Book Review: Far Side of the Moon
I was sent Far Side of the Moon by Liisa Jorgensen last year and as many of you know I am slowly (very) making my way through my tbr piles. I read Far Side of the Moon earlier in the week and this biography was fantastic.
Far Side of the Moon is a biography and the true love story of astronaut Frank Borman and his wife Susan. I’m going to be honest and reveal that I had not heart of Frank Borman before this book. I’m not a NASA expert or anything so the only names I know are Neil Armstrong, Buzz Aldrin, John Glenn. I’ve seen Apollo 13 a handful of times when I was younger and I couldn’t tell you their names off the top of my head without giving it some thought and even then I only remember Tom Hanks’ character’s name, Jim Lovell.
Frank Borman was really famous. I asked my mom if she had heard of him since he was really famous in the 60s and she said she knew of him.
Anyway, the book is about Frank and his love, Susan. The book talks a bit about their childhoods – Frank grew up an only child to loving parents and he was obsessed with planes even as a young boy. Susan had a traumatic childhood after the death of her beloved father and being left with her mother who was emotionally abusive and generally treated her like she was unwanted. Frank and Susan would meet in high school – Frank being older – and an on/off relationship would ultimately result in them getting married in 1950.
The book follows Frank’s career in the Air Force going from post to post and then eventually to NASA as an astronaut. At the same time Susan was working hard to be the perfect military and astronaut wife, which meant being a constant support to your husband, always smiling, and never being a burden while maintaining a beautiful home and taking care of the children. Frank and Susan had two sons and Susan raised them mainly on her own with her husband constantly working.
As Frank’s career soared (pun intended) and he rose in the ranks in the military and then was the commander of Apollo 8, the first mission to fly around the Moon, Susan was left to deal with the anxiety and stress on her own. The military and NASA didn’t have anything set up to support the wives back then. They were just expected to always be smiling and to look pretty. To be anything less would show they weren’t supporting their husbands and that they were unpatriotic. But the fear and anxiety Susan and other wives felt during this time was immense. Their husbands were being shot out into space! The book is called Far Side of the Moon because when Frank was on his mission flying around the Moon, whenever they were on the far side of the Moon, there would be loss of contact. If something happened to the men when they were on that side no one would ever know. So they would all sit and wait anxiously, practically holding their breaths for that excruciating time period, until the would hear the men’s voices on the radio again.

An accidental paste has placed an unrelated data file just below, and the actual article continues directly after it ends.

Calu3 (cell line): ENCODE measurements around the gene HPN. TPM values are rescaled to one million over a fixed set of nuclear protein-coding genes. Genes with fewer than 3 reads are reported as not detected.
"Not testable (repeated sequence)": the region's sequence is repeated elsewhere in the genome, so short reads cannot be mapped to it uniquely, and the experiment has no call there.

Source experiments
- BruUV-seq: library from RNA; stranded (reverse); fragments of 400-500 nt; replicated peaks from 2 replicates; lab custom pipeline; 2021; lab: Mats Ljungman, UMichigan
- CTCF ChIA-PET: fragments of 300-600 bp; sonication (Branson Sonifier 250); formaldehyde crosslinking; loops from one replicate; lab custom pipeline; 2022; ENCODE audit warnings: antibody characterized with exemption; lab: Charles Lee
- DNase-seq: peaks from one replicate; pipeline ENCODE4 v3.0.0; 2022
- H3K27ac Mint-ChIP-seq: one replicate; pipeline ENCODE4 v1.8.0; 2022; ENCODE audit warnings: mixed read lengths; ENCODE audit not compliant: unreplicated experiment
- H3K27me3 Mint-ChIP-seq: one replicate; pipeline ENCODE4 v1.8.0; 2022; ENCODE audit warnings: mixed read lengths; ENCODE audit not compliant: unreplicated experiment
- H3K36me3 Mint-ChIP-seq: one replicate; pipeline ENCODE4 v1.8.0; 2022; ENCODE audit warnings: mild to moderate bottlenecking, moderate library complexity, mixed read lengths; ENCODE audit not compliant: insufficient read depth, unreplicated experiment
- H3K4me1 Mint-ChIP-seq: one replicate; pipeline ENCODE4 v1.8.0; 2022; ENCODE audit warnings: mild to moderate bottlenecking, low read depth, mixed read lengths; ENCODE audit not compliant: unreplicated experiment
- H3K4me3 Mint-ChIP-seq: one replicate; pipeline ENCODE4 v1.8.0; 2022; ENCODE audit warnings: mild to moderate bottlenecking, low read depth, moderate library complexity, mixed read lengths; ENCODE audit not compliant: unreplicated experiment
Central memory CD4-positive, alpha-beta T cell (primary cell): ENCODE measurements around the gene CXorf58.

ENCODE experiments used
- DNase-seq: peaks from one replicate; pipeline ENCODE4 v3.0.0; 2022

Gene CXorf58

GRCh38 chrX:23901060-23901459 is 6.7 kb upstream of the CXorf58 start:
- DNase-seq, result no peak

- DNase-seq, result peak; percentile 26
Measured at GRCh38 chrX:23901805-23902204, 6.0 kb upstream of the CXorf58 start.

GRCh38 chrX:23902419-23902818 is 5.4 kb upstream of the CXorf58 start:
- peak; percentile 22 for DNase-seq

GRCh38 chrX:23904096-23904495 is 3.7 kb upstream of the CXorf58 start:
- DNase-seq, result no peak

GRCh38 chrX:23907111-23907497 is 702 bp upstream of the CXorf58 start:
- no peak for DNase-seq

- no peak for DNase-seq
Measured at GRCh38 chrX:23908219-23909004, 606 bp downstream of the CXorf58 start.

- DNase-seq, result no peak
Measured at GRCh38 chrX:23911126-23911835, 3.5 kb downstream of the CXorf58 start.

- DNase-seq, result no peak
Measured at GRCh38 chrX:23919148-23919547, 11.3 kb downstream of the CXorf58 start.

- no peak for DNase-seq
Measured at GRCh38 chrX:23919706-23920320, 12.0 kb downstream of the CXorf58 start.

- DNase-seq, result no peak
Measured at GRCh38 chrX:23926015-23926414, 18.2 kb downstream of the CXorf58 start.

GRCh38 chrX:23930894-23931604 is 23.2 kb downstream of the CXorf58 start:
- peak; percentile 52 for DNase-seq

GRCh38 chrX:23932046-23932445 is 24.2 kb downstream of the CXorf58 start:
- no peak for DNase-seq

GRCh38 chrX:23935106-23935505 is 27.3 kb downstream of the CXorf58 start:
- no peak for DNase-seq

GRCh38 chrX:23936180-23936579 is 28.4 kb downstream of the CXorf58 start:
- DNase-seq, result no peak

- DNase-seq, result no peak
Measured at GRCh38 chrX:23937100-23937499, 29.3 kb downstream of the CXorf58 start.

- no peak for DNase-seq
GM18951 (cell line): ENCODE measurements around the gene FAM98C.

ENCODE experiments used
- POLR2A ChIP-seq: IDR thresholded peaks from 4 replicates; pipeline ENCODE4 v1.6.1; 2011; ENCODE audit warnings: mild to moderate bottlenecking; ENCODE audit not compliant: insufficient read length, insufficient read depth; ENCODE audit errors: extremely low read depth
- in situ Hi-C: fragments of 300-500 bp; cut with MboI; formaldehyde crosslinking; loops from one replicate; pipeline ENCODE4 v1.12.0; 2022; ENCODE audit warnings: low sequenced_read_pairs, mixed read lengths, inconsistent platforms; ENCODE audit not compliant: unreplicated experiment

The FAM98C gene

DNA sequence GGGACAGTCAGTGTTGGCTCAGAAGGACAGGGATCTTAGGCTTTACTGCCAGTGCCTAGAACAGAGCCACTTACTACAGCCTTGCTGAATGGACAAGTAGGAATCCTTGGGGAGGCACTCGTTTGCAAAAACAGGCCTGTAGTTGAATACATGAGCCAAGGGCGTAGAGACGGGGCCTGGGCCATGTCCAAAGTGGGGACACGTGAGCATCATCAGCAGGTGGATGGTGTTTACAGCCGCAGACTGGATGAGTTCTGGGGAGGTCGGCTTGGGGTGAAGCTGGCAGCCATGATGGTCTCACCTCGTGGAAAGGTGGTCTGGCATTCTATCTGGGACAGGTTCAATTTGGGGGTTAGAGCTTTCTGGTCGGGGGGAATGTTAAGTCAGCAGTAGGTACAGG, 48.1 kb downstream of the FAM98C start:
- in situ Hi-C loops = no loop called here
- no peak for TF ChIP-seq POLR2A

The novel is a great look at the amazing accomplishments of Frank, but it is equally about how amazing and strong Susan was. It is a really candid look at what the wives of these men went through and the mental health struggles that were swept under the rug. NASA doctors even prescribed pills to the wives to keep them too numb to worry or become anxious rather than provide support systems, counseling, etc. Frank and Susan, like other military and NASA couples, saw many tragic deaths during that time period from training accidents to plane crashes, etc. This contributed to Susan’s fears for her husband’s safety – something she would never express until much later in life because “burdening” her husband with her fears would go against what she was taught a good military wife would do.
This book was so good. I couldn’t put it down. Frank and Susan and their love story was fascinating. They loved each other deeply during all the highs and lows of their relationship. There were a few parts in the book that made me tear up, but the ending had me crying for real. It was a very emotional ending.
There is one part of the book that I made note of because it really captures the strength of these wives and how they haven’t been given proper credit for all they did for their husbands and families during this time when their astronaut husbands were major celebrities. It was something Gene Cernan’s wife, Barbara, made just prior to them getting divorced. She said “My name is not going to be in the history books for doing anything like yours will, but I know what I did.’ If you ask most of the astronauts from the 1960s, they would agree with Barbara Cernan. Every one of those extraordinary women should be in the history books right alongside their husbands.”
I’m not a big biography or nonfiction reader so when I really like one you know it has to be good. I highly recommend Far Side of the Moon!
*I was sent this book in exchange for an honest review. This post contains affiliate links.*